(1751–1844), Wesleyan Methodist preacher who collaborated with Thomas Coke on the first official Life of Wesley (1792) and later, when Wesley's private papers became available, published a two-volume Life of his own in 1824. Born in Drumcondra, near Dublin, the son of a farmer, Moore was converted in 1777 and entered the Methodist itinerancy in the same year. Though stationed first in Irish circuits, he spent the most important part of his career as a Methodist preacher in England. He became John Wesley's travelling companion and literary executor, and served twice, in 1804 and 1823, as president of the Methodist Conference. Unintentionally, he found himself at the centre of the most bitter conflict in Methodism after Wesley's death when he administered the sacrament at a chapel in Bristol in 1792, thereby provoking five years of debate within Methodism about its relationship with the Church of England, culminating in de facto separation in 1797.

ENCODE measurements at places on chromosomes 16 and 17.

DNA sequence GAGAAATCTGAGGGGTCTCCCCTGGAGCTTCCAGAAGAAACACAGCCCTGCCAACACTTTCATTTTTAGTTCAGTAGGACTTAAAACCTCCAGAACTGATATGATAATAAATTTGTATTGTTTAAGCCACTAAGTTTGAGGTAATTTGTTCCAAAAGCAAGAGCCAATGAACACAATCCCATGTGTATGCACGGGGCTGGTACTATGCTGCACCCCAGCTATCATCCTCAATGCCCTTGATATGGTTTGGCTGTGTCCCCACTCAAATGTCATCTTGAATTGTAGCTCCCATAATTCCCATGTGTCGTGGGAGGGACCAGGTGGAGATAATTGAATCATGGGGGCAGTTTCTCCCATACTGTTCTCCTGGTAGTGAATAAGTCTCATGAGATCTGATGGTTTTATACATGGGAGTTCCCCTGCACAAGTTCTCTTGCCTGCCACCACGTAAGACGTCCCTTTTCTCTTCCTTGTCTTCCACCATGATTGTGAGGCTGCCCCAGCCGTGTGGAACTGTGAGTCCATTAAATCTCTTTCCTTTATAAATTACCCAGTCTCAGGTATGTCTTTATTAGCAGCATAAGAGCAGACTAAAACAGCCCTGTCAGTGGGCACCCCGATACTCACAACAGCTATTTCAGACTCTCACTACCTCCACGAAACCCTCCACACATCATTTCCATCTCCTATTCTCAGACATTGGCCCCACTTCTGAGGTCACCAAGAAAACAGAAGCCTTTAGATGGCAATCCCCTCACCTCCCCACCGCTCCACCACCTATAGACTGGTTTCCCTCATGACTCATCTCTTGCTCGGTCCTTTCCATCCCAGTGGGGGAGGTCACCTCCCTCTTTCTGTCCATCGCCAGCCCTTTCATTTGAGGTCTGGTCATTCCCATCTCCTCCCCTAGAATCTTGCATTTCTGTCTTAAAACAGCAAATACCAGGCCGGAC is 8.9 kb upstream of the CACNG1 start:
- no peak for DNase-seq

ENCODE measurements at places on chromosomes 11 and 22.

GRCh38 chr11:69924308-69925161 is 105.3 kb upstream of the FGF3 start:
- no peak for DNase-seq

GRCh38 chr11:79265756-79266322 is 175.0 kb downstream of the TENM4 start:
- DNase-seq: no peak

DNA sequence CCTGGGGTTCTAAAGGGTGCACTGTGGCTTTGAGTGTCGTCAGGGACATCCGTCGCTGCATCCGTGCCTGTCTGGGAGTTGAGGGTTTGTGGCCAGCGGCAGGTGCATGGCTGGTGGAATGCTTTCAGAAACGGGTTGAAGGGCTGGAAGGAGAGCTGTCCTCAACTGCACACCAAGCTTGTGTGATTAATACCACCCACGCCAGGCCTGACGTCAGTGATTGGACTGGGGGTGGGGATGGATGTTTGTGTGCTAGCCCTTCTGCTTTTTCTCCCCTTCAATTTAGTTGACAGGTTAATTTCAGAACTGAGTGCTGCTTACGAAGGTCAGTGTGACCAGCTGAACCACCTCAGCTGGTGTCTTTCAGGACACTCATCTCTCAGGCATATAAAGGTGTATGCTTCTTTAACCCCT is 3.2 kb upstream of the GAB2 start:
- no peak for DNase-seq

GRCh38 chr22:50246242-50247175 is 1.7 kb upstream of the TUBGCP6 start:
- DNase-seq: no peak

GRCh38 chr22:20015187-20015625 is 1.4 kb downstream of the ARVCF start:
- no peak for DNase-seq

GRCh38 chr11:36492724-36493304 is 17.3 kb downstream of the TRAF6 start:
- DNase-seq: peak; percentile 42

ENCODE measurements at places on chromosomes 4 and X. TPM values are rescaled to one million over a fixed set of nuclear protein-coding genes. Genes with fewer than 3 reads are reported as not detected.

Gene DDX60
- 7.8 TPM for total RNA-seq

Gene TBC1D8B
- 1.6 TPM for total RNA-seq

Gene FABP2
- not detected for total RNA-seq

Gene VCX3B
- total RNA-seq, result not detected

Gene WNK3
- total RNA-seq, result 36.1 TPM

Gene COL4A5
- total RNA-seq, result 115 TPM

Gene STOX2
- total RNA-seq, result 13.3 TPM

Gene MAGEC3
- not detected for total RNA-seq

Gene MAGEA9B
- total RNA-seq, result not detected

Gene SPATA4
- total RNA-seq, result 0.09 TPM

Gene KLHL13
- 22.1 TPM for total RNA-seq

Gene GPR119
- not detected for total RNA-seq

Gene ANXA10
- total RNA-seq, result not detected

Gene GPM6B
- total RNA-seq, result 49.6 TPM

From The Oxford Companion to Irish History in Oxford Reference.
Subjects: European History.